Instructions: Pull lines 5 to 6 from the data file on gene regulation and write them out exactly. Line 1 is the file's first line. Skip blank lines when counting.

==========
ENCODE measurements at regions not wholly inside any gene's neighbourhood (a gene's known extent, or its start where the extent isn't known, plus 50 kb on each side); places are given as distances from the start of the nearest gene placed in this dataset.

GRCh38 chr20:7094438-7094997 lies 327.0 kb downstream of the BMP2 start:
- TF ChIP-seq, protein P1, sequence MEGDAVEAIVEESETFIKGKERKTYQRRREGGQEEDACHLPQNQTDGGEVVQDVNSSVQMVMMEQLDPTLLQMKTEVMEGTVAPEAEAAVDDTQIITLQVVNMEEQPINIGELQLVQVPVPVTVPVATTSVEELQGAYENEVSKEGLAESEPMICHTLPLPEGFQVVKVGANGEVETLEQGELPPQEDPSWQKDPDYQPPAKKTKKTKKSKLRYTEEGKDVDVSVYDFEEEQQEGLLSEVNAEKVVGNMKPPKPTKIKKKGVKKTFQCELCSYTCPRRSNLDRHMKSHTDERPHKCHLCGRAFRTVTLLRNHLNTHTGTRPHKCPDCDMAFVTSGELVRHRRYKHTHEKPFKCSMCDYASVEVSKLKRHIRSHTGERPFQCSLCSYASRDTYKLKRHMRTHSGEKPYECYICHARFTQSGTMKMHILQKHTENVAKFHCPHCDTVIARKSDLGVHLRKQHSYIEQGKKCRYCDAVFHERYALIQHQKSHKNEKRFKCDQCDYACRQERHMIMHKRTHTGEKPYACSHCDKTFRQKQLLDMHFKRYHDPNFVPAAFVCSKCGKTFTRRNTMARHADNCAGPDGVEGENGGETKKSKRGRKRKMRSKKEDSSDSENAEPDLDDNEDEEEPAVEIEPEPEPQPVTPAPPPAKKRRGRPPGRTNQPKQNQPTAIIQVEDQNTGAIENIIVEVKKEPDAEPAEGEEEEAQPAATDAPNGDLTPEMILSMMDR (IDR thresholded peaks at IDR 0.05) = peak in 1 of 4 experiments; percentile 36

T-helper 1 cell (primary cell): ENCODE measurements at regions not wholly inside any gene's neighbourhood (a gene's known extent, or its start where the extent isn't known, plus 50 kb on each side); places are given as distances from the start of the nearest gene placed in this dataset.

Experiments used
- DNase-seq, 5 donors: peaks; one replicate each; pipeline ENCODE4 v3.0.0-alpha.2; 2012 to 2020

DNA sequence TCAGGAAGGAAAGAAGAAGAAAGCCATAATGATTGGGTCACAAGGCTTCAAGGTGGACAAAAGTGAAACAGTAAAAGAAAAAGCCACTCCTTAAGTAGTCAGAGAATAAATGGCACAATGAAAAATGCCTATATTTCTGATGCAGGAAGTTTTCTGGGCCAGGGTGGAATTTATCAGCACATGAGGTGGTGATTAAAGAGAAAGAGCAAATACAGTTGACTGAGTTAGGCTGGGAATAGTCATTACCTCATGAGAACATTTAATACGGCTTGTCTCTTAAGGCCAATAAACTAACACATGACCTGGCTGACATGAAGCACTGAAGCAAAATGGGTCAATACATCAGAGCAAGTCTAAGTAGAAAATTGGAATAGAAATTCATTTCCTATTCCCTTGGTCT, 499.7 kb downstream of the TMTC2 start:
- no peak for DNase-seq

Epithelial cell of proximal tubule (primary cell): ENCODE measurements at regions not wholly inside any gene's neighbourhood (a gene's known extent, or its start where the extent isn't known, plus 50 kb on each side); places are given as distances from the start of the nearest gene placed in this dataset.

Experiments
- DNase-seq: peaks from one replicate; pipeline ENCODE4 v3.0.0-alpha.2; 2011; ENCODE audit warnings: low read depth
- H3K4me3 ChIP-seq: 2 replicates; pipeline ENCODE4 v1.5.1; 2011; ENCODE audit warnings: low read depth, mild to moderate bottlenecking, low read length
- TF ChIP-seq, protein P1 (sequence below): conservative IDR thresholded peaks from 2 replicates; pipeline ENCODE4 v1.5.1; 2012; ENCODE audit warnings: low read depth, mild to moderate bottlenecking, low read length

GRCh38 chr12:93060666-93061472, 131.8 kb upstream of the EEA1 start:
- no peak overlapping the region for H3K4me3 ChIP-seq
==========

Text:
Experiments used
- DNase-seq, 5 donors: peaks; one replicate each; pipeline ENCODE4 v3.0.0-alpha.2; 2012 to 2020